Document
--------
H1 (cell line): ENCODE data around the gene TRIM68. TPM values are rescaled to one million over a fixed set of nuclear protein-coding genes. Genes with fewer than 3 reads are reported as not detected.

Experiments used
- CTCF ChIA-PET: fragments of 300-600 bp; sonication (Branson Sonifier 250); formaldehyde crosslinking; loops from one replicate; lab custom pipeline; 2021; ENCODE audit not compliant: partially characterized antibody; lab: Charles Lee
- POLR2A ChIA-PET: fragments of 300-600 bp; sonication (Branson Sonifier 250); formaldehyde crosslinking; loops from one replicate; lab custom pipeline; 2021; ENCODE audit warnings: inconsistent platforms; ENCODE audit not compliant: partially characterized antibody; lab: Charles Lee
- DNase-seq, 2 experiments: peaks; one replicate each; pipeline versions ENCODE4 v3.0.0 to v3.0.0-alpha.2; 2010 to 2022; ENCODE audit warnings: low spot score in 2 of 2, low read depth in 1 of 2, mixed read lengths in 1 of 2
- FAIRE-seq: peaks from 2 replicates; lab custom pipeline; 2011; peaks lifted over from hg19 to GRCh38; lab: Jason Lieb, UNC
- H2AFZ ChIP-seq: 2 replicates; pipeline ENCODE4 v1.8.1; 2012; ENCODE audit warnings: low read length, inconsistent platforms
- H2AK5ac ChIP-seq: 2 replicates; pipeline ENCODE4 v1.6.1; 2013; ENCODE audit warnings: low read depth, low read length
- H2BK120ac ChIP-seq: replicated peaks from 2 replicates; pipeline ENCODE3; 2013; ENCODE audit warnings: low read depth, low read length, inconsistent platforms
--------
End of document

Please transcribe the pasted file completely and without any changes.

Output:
H1 (cell line): ENCODE data around the gene TRIM68. TPM values are rescaled to one million over a fixed set of nuclear protein-coding genes. Genes with fewer than 3 reads are reported as not detected.

Experiments used
- CTCF ChIA-PET: fragments of 300-600 bp; sonication (Branson Sonifier 250); formaldehyde crosslinking; loops from one replicate; lab custom pipeline; 2021; ENCODE audit not compliant: partially characterized antibody; lab: Charles Lee
- POLR2A ChIA-PET: fragments of 300-600 bp; sonication (Branson Sonifier 250); formaldehyde crosslinking; loops from one replicate; lab custom pipeline; 2021; ENCODE audit warnings: inconsistent platforms; ENCODE audit not compliant: partially characterized antibody; lab: Charles Lee
- DNase-seq, 2 experiments: peaks; one replicate each; pipeline versions ENCODE4 v3.0.0 to v3.0.0-alpha.2; 2010 to 2022; ENCODE audit warnings: low spot score in 2 of 2, low read depth in 1 of 2, mixed read lengths in 1 of 2
- FAIRE-seq: peaks from 2 replicates; lab custom pipeline; 2011; peaks lifted over from hg19 to GRCh38; lab: Jason Lieb, UNC
- H2AFZ ChIP-seq: 2 replicates; pipeline ENCODE4 v1.8.1; 2012; ENCODE audit warnings: low read length, inconsistent platforms
- H2AK5ac ChIP-seq: 2 replicates; pipeline ENCODE4 v1.6.1; 2013; ENCODE audit warnings: low read depth, low read length
- H2BK120ac ChIP-seq: replicated peaks from 2 replicates; pipeline ENCODE3; 2013; ENCODE audit warnings: low read depth, low read length, inconsistent platforms